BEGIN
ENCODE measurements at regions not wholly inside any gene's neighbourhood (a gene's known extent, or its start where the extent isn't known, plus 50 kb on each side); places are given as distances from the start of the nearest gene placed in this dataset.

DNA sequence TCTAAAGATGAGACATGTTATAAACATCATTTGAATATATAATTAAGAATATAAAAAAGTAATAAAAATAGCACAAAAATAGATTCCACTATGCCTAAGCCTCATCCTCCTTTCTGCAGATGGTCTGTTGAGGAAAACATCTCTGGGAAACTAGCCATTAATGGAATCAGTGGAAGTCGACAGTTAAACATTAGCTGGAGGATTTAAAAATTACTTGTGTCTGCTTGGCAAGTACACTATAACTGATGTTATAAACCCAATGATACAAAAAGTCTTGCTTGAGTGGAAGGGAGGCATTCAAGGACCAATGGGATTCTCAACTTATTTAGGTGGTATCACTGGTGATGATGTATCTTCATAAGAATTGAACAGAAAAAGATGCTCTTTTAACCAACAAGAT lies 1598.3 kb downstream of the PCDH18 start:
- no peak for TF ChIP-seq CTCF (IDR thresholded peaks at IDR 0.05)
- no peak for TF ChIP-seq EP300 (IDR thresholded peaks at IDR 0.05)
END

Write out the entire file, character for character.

ENCODE measurements at regions not wholly inside any gene's neighbourhood (a gene's known extent, or its start where the extent isn't known, plus 50 kb on each side); places are given as distances from the start of the nearest gene placed in this dataset.

DNA sequence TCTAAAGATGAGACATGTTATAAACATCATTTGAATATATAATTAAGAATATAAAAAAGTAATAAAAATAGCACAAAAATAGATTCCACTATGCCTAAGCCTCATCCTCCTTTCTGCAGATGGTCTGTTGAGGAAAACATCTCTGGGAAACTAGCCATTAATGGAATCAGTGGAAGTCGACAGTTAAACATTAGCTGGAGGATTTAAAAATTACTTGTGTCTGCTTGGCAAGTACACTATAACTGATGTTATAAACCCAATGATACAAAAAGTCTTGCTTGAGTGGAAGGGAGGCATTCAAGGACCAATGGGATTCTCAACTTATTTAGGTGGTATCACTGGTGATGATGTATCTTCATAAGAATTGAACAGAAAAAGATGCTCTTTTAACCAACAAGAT lies 1598.3 kb downstream of the PCDH18 start:
- no peak for TF ChIP-seq CTCF (IDR thresholded peaks at IDR 0.05)
- no peak for TF ChIP-seq EP300 (IDR thresholded peaks at IDR 0.05)